People often try to do the right thing, but along the way things somethings can go astray.
Saturday I was hiking one of our local urban canyons, San Clemente Canyon, with some other plant people. Like the rest of our local canyons, the plants you find there are a mix of native and introduced species. It’s not pristine, by any means, particularly when you consider that there’s a freeway a couple hundred feet behind where this photo was taken. But many of the really big plants are original to the canyon. You can get a good impression of what it was like two centuries ago, and hopefully that’ll motivate people to preserve what’s left.
During that walk everyone paused at a big clearing in the trees. It was a broad area that had been cleared of the invasive species and replanted with California plants. The project was financed by the city authority that maintains the sewer lines that run through the park. The maintenance roads eat into the native habitat, and for ever acre of road, the agency did an offset of five acres where they tried to mitigate the damage done by the bulldozed access routes. It’s a pretty reasonable way to deal with something a big city needs to operate–sewers–and at the same time improve the integrity of the semi-wild spaces.
After oohing and awing at the improvements, several of us noticed the poppies. California poppies, yes they were, but big, tall orange ones and not the petite yellow-to-gold ones that you typically find in the local environment.
A trip yesterday to Tecolote Canyon, another of the local urban canyons, revealed exactly the same thing in a restoration in progress there.
Technically, under current botanical systems, both versions of the poppy are considered the same species. But a quick look at them yells you that they’re as distinct from one another as cousins in a family, and they have genetics that evolved to making them appropriate for their different environments.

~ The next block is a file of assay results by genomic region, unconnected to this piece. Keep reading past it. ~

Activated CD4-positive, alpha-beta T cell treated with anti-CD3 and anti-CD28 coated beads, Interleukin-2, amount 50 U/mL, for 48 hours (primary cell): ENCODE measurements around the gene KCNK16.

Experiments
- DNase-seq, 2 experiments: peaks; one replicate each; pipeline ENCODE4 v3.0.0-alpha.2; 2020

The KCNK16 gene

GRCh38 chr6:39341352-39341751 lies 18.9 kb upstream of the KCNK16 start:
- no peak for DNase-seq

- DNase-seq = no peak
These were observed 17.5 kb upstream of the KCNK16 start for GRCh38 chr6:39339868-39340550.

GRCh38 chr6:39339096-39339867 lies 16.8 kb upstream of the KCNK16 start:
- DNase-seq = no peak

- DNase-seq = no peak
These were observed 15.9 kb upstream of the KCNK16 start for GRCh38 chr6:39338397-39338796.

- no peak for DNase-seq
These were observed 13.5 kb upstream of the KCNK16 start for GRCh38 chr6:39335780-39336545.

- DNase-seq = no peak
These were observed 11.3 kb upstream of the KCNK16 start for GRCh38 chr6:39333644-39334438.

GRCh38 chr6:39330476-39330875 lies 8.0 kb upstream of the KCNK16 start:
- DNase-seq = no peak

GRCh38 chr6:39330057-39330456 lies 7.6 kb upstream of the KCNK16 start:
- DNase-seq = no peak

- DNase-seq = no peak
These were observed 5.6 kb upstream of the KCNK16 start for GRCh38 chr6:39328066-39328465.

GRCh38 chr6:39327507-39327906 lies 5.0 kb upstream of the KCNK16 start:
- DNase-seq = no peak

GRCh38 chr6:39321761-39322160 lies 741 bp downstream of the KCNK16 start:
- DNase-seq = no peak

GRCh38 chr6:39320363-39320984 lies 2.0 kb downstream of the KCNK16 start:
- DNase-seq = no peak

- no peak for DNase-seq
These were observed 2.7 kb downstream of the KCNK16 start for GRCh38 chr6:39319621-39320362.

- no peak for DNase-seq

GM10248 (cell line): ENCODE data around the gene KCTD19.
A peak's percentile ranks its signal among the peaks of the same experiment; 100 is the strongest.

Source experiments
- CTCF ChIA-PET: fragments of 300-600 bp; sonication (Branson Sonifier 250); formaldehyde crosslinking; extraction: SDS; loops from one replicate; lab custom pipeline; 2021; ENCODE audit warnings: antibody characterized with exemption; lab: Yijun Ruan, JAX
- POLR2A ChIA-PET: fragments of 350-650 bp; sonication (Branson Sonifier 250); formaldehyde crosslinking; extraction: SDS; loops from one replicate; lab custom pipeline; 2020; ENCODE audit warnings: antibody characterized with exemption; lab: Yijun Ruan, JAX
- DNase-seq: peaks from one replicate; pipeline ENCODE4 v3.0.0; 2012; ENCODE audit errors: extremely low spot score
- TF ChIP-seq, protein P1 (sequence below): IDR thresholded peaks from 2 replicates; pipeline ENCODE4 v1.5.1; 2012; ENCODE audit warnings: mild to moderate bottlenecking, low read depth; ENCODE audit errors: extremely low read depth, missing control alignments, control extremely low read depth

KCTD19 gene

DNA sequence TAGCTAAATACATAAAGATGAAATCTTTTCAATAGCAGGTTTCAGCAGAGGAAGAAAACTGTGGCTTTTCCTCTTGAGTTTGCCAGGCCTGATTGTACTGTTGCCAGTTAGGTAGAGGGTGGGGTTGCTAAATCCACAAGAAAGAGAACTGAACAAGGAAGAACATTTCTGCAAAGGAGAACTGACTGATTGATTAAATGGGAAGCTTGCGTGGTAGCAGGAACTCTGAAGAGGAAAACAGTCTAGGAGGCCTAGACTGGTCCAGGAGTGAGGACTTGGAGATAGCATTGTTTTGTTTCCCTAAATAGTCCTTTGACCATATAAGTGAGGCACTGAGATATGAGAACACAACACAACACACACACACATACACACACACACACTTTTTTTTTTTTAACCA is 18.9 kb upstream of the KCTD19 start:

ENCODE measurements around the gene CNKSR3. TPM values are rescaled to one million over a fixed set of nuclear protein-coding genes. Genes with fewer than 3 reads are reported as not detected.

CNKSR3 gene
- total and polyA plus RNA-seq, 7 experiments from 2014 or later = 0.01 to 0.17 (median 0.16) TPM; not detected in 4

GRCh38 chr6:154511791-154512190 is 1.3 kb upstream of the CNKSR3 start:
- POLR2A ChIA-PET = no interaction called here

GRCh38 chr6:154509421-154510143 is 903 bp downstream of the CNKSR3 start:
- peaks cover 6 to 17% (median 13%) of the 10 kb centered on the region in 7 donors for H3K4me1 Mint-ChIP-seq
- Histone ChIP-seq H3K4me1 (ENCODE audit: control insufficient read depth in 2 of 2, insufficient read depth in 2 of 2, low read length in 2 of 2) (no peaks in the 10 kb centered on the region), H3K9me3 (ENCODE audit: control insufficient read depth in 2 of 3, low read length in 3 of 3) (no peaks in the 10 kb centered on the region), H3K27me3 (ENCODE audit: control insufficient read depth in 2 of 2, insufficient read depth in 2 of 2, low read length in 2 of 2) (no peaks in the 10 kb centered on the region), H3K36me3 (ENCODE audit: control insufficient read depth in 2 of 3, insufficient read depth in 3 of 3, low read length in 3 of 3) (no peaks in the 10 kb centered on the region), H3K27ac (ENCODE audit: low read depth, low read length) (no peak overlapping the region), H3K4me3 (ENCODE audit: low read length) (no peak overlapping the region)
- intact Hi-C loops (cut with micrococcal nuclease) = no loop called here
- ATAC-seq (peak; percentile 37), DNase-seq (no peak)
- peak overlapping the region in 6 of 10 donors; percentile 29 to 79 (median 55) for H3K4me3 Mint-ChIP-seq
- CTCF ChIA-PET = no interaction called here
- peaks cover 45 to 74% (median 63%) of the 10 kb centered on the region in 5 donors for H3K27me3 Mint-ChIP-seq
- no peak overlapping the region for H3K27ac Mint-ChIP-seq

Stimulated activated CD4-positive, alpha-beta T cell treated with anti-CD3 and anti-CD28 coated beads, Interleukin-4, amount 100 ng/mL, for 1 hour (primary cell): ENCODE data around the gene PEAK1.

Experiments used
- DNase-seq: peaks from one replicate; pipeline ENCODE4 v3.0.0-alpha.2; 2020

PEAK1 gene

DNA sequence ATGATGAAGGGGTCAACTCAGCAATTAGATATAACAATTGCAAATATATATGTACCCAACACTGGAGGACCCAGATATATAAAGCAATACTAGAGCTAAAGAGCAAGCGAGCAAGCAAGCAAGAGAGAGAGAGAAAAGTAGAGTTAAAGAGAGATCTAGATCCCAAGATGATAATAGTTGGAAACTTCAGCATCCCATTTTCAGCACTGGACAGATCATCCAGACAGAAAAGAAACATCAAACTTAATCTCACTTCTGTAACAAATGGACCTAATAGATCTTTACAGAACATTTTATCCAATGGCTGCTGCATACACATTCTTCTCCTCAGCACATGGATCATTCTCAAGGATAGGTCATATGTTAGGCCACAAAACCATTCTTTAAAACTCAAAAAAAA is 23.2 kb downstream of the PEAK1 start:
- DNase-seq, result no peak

Take a look at their leaves, to start. The one on the left, below, is from the classic “California poppy” that people know (Escholzia californica). The one on the right is from the version found around here (at once classified as Escholzia californica maritima). The one on the left has less leaf surface, and to me looks like it’s evolved to deal with more drought.
Growing the two versions side-by side in the garden also reveals another difference. The regular California poppy develops powdery mildew this cool and humid time of year, whereas the local version seems to be close to unaffected.
So when you combine the plant size, flower size, flower color and the plants’ resistance to powdery mildew, you can see that the plants are quite different, and that the coastal version is probably better suited for living here. (In gardens the typical orange form is pretty rugged and no slouch, but its disease issues give it a disadvantage to being as spectacular as it might be in a drier region like the Antelpe Valley, the location of the California Poppy Preserve.)
Recon Native Plants, a San Diego wholesale native plant nursery that specializes in habitat restoration, takes extra pride in knowing exactly where their plants come from. Their site advertizes:
For example, an Artemisia californica from the Sierra Nevada and an Artemisia californica from coastal San Diego County are the same species, however they have evolved and adapted with different genetics for different environments. With the source identified, RECON Native Plants can tell our clients within 5 miles, the origin of each plant and the client can select the location most appropriate to their project.
It’s a good illustration of the difference between planting a garden and going the extra distance to effect a successful habitat restoration project. Many gardeners would prefer the splashier Antelope Valley version of the state flower, but that’s not the form that makes most sense for our local flora. Somewhere along the planning, implementation or sourcing of these two habitat restoration projects, something went a little astray. It’s a small detail, but it’s one that many people consider important as we try to keep our open spaces as wild as we can.
EDIT, April 7: Check out another post on two different poppy forms over at DryStoneGarden.